Bleeding Kansas, Bloody Kansas, or the Border War was a series of violent civil confrontations in the Kansas Territory between 1854 and 1861. These emerged from a political and ideological conflict over the legality of slavery in the proposed state of Kansas. The conflict was characterized by years of electoral fraud, raids, assaults, and retributive murders carried out in Kansas and neighboring Missouri by pro-slavery "Border Ruffians" and anti-slavery "Free-Staters", John Brown in particular.
There were during part of this period simultaneously two different governments, in different cities, with different constitutions, each — one slave, one free — claiming to be the legitimate government of the entire Kansas Territory.
At the core of the conflict was the question of whether the territory would allow or prohibit slavery, and thus enter the Union as a slave state or a free state. The Kansas–Nebraska Act of 1854 called for popular sovereignty, specifying that the decision about slavery would be made by popular vote of the territory's settlers, rather than legislators in Washington. This apparently rational solution did not work because there was no way to determine whether a man desiring to vote was a resident of Kansas or not. This question became a bitterly disputed matter.
The only state with which Kansas Territory had a border was the slave state of Missouri. It was easy for Missouri slaveowners, and other slavery sympathizers, to cross the border into Kansas and set up a homestead, genuinely or fraudulently, bringing their enslaved persons with them, if they owned any. Anti-slavery societies in the Northeast sponsored moves to the territory of prospective homesteaders who agreed to oppose slavery. The most famous of these was John Brown.
Those in favor of slavery argued that every settler had the right to bring his own property, including slaves, into the territory. In contrast, while some "Free Soil" proponents opposed slavery on religious, ethical, or humanitarian grounds, at the time the most persuasive argument against introducing slavery in Kansas was that it would allow rich slaveholders to control the land, to the exclusion of white non-slaveholders who regardless of their moral inclinations did not have the means to acquire either slaves or sizable land holdings for themselves.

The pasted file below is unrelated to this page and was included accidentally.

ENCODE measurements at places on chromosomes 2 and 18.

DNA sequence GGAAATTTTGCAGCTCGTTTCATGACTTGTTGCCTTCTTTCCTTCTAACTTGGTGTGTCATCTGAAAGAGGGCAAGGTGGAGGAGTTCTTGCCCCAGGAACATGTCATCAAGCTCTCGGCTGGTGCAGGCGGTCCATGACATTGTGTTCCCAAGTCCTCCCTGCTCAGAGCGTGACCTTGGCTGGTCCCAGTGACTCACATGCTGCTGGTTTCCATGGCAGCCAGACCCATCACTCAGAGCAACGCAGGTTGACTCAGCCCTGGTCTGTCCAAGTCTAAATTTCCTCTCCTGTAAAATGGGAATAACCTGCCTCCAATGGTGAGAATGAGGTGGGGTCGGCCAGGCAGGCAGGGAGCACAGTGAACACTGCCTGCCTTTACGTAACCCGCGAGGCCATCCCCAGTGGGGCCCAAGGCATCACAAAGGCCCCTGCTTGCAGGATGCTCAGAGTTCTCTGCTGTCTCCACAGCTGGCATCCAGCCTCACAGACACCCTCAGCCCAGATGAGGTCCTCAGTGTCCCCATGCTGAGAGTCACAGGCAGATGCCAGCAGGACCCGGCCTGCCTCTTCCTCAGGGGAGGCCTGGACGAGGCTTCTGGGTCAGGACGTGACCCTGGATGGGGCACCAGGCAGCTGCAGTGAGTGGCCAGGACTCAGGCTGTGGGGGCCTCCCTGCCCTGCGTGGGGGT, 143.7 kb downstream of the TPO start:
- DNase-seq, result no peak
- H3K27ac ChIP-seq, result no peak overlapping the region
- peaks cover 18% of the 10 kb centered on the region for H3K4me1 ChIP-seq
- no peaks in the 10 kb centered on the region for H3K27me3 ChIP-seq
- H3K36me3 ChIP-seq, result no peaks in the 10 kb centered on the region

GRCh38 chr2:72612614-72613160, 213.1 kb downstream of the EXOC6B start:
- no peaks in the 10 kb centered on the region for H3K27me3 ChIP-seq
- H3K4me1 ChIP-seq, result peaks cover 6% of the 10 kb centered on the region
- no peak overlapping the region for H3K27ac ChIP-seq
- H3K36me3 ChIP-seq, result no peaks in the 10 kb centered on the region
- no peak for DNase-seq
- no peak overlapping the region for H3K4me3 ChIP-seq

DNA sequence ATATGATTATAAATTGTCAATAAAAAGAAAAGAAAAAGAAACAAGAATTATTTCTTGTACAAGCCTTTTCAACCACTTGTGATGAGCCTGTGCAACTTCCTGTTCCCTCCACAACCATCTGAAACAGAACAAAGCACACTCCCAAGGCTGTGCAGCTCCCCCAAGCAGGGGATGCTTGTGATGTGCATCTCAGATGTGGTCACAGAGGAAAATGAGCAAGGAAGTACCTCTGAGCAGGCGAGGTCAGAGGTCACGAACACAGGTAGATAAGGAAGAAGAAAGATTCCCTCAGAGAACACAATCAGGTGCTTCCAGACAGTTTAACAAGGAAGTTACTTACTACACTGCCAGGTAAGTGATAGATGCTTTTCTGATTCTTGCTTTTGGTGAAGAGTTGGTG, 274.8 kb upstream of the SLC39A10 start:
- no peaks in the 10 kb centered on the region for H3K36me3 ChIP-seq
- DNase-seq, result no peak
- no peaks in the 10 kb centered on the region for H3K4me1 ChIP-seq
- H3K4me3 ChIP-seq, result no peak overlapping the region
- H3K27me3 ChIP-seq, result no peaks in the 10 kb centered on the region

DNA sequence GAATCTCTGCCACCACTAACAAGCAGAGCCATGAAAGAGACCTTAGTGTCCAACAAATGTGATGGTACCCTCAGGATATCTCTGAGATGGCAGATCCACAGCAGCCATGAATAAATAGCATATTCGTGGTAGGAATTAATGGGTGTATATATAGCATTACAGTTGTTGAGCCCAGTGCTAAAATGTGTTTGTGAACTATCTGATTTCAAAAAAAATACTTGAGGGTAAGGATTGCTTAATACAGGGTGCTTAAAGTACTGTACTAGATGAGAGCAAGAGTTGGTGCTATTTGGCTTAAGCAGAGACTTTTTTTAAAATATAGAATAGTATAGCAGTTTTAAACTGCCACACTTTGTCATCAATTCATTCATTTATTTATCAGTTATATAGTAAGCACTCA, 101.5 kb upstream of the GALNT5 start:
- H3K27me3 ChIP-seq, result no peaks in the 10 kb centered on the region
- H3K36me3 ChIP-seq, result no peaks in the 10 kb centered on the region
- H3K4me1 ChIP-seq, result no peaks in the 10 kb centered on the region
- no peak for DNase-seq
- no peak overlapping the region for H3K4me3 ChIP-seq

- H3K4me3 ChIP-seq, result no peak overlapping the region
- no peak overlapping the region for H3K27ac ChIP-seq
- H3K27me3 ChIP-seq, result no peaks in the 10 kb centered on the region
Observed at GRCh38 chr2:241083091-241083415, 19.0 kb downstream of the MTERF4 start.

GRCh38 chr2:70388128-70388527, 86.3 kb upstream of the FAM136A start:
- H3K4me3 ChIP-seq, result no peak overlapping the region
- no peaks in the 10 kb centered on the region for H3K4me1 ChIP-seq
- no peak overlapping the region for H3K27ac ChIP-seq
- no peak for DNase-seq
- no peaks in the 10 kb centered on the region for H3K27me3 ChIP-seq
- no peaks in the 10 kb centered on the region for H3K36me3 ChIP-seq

Missouri, a slave state since 1821, was populated by settlers with Southern sympathies and pro-slavery views, some of whom tried to influence the decision by entering Kansas and claiming to be residents. This faction used brutal gang violence and paramilitary guerrilla warfare, although there was also some among the anti-slavery activists. (See Pottawatomie massacre.) At the same time, anti-slavery societies in the Northeast were helping anti-slavery settlers move to Kansas.
Kansas was admitted to the Union as a free state on January 29, 1861, which was made possible by the departure of the legislators from the states that had seceded earlier in January. (A long-standing, similarly contentious issue whose resolution also became possible was ending slavery in the District of Columbia.) While partisan violence continued along the Kansas–Missouri border for most of the war, Union control of Kansas was never seriously threatened.
The term "Bleeding Kansas" was popularized by Horace Greeley's New York Tribune. Bleeding Kansas demonstrated the gravity of the era's most pressing social issues, from the matter of slavery to states' rights. Its severity made national headlines, which suggested to the American people that the sectional disputes were unlikely to be resolved without bloodshed, and it therefore anticipates the American Civil War.
The episode is commemorated with numerous memorials and historic sites.